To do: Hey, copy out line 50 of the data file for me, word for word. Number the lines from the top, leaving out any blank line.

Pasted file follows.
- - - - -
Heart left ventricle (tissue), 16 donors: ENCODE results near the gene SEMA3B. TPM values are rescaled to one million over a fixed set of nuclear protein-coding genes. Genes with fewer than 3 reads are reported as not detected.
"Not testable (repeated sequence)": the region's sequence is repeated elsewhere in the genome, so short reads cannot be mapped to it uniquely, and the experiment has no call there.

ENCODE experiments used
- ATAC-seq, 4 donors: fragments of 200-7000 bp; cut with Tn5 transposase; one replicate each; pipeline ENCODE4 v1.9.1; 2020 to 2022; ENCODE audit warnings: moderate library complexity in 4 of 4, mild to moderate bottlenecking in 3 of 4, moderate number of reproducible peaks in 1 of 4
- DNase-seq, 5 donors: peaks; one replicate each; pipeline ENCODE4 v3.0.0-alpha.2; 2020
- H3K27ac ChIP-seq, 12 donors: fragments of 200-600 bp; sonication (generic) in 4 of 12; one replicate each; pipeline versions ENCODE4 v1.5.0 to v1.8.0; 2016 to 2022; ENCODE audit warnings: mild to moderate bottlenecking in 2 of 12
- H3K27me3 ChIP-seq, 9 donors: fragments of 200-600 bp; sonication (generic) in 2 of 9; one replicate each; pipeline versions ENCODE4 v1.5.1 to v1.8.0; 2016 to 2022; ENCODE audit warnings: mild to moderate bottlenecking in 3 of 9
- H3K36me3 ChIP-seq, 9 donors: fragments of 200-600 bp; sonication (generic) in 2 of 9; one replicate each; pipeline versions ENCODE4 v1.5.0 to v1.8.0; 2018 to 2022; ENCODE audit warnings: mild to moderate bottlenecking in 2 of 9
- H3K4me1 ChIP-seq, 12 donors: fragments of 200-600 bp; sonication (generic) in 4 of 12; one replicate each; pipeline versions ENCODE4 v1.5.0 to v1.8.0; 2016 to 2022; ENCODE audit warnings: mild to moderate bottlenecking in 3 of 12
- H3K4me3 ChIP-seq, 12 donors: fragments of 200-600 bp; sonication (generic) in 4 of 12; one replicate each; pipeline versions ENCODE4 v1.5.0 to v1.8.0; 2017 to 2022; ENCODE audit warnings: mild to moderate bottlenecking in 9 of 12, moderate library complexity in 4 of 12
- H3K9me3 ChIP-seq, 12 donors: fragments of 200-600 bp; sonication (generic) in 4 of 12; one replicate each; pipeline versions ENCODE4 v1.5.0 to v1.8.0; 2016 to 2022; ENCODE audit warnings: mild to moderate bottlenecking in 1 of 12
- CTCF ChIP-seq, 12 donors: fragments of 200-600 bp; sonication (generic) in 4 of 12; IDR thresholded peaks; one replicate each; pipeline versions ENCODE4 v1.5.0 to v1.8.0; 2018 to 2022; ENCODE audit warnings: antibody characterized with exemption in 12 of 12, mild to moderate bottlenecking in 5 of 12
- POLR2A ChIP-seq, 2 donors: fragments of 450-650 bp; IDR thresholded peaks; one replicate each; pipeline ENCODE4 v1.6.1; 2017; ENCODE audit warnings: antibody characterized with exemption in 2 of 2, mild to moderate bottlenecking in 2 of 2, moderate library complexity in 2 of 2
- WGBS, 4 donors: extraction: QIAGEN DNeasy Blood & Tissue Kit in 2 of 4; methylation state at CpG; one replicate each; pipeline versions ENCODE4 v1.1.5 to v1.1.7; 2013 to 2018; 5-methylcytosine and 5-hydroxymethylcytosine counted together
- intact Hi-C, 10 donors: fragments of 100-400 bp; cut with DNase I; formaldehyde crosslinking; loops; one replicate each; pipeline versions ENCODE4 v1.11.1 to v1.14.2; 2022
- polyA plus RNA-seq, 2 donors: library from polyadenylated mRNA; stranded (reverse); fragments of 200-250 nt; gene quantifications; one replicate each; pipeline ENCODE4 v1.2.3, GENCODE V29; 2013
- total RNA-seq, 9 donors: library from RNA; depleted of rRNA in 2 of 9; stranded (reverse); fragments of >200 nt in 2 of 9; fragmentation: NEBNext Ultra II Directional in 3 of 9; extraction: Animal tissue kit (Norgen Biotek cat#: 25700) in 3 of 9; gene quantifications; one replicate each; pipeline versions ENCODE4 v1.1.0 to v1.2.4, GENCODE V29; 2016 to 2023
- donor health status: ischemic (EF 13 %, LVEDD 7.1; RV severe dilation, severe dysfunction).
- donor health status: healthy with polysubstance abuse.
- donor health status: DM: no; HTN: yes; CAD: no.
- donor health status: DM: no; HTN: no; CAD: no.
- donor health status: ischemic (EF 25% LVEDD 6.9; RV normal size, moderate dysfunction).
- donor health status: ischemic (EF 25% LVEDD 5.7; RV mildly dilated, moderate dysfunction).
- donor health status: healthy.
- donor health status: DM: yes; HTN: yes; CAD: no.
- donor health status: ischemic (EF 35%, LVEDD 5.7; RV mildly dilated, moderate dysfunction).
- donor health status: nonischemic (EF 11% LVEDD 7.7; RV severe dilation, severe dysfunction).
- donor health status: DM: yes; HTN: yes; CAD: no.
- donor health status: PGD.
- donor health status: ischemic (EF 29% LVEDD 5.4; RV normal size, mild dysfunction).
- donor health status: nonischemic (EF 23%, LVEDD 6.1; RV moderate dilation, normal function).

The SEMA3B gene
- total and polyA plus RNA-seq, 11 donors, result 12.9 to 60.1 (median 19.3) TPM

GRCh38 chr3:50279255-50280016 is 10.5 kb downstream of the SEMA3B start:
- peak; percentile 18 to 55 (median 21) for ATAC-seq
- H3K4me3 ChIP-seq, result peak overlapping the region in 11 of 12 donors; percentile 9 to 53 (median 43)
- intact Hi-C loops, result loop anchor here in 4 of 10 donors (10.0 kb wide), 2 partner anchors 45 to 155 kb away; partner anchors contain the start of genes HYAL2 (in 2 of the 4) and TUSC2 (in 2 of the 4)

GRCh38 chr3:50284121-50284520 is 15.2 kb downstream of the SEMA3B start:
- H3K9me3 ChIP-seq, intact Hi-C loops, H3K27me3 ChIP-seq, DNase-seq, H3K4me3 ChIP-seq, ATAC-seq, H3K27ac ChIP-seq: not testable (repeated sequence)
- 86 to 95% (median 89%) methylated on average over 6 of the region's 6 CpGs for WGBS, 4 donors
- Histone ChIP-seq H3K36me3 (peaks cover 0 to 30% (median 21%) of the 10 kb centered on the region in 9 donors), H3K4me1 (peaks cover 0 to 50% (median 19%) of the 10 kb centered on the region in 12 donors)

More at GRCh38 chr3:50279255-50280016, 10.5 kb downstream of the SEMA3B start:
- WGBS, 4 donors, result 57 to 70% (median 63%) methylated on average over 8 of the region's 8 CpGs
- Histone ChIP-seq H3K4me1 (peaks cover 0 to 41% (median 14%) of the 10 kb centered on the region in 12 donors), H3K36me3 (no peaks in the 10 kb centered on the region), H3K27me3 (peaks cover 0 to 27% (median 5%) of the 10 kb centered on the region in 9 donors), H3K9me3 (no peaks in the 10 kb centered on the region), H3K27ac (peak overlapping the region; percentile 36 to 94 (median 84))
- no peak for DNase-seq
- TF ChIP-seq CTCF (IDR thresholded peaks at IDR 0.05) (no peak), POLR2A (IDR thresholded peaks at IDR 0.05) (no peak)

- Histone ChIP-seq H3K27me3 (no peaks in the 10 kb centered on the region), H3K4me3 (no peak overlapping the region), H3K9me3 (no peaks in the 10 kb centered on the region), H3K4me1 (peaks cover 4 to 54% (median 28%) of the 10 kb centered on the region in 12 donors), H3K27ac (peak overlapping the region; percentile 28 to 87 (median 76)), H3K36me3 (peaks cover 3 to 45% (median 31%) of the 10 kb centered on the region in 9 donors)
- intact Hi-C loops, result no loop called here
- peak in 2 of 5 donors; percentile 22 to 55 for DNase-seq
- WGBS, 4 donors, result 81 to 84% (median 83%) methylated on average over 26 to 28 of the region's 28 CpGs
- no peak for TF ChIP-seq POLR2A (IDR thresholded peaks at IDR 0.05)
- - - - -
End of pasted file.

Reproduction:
- WGBS, 4 donors, result 81 to 84% (median 83%) methylated on average over 26 to 28 of the region's 28 CpGs